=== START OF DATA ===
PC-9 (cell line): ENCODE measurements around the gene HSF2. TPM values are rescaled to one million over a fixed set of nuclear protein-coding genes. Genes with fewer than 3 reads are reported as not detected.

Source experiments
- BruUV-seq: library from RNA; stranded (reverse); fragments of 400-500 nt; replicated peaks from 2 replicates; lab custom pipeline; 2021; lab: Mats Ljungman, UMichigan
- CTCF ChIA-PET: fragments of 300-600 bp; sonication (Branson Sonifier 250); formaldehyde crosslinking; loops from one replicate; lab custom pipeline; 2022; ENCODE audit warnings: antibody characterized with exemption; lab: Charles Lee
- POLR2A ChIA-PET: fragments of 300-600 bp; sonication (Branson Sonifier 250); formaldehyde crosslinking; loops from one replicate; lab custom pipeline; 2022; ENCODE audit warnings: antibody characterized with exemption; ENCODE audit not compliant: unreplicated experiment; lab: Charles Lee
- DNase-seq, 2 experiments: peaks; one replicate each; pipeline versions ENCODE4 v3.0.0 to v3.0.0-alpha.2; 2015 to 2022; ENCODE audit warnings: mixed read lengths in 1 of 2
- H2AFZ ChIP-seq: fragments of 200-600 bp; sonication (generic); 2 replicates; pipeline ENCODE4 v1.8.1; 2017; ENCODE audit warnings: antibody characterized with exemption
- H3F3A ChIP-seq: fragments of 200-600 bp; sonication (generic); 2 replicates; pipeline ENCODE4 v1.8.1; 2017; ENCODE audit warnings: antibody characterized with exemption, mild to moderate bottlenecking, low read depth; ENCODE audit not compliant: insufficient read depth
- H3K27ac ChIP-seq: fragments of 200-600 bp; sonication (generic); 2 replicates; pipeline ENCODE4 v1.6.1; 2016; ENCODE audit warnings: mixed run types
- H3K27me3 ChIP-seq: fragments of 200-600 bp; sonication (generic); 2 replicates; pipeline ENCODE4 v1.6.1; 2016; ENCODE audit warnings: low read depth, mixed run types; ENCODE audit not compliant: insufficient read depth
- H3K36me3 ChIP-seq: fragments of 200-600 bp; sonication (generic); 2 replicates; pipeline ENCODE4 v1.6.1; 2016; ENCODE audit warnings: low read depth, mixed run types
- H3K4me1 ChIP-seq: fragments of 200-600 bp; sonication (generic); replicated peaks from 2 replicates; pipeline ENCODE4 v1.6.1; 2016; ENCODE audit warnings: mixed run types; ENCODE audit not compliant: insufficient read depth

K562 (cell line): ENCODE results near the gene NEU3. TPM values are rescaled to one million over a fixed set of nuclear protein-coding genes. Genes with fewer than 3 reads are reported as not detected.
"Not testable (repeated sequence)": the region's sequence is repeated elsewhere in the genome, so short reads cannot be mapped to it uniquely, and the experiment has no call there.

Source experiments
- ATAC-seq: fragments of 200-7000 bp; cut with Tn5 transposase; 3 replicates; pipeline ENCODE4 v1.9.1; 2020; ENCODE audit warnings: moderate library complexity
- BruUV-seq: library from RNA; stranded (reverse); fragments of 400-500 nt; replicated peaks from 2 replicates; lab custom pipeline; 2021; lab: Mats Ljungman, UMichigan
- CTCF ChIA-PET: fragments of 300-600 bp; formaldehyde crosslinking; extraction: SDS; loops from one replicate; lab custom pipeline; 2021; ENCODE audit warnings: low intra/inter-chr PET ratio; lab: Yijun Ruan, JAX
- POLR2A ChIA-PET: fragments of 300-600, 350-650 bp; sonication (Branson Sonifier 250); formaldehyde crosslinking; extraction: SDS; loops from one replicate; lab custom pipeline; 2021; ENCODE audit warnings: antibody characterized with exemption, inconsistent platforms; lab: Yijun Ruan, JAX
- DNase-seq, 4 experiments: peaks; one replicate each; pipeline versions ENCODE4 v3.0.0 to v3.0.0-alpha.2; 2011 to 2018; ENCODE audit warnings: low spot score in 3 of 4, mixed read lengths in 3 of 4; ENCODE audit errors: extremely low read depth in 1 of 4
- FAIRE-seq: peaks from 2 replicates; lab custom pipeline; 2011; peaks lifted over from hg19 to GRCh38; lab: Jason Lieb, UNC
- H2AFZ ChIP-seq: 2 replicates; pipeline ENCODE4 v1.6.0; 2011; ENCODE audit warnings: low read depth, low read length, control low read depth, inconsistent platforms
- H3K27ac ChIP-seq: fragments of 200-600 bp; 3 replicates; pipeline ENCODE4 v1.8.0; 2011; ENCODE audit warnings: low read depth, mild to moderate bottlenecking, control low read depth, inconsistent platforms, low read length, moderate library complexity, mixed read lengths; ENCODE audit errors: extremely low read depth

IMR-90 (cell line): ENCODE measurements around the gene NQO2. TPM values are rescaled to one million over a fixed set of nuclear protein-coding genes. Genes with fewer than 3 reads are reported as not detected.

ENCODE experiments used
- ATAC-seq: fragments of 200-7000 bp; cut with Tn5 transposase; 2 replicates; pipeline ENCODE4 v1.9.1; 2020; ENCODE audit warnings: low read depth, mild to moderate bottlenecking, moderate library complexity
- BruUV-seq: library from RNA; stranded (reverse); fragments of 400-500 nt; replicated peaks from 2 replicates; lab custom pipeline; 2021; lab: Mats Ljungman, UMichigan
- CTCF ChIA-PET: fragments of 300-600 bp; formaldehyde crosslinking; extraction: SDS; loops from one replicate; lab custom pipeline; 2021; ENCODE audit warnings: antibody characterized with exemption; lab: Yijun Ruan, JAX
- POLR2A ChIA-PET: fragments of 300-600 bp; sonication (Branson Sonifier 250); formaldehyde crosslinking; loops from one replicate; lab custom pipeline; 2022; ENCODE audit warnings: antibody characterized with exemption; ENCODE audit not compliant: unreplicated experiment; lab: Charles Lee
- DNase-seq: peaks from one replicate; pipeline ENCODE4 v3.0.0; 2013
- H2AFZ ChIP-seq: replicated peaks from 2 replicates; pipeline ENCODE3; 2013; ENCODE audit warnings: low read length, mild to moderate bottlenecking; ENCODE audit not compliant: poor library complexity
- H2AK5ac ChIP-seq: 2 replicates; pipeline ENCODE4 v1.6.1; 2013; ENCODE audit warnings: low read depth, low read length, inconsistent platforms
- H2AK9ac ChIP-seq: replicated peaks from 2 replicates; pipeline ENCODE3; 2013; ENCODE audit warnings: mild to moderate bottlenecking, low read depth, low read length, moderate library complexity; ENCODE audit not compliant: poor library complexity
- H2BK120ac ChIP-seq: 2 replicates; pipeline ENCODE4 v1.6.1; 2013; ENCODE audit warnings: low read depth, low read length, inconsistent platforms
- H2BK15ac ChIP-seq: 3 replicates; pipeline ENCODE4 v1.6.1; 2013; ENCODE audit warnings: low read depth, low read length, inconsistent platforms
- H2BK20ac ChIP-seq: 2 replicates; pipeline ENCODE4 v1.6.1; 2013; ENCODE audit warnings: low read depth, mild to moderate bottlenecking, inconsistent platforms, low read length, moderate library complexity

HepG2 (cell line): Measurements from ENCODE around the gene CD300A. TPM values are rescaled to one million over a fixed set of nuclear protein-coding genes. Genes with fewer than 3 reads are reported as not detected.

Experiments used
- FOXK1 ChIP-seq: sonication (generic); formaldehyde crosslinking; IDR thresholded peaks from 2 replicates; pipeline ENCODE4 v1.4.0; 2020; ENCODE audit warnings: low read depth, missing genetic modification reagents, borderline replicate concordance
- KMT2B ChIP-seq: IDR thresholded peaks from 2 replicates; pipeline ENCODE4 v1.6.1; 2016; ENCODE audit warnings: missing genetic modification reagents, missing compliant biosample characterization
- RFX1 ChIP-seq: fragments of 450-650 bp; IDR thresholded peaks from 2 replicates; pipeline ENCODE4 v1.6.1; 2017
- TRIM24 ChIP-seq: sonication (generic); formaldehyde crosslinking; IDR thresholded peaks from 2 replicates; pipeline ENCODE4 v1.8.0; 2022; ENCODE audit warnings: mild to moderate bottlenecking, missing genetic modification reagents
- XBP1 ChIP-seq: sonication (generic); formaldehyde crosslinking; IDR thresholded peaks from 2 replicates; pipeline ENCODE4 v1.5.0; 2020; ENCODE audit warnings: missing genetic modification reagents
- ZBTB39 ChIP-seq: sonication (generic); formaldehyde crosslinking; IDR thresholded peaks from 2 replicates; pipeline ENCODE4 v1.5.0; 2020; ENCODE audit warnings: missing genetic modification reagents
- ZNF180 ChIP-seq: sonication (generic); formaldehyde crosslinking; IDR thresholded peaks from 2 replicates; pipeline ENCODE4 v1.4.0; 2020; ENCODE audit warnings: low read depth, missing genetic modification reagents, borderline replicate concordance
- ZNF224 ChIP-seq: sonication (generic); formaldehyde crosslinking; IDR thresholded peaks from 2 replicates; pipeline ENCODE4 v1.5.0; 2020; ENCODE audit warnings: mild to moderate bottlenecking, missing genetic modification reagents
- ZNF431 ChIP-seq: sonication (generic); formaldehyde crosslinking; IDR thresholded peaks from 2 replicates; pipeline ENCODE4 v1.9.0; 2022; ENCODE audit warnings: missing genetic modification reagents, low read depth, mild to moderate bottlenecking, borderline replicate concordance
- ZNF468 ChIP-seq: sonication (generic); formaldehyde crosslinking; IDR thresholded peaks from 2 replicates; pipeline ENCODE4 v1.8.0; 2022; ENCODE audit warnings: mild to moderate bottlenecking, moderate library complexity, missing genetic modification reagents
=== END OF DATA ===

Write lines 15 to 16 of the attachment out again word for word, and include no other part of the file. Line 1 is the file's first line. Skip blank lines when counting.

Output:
Source experiments
- ATAC-seq: fragments of 200-7000 bp; cut with Tn5 transposase; 3 replicates; pipeline ENCODE4 v1.9.1; 2020; ENCODE audit warnings: moderate library complexity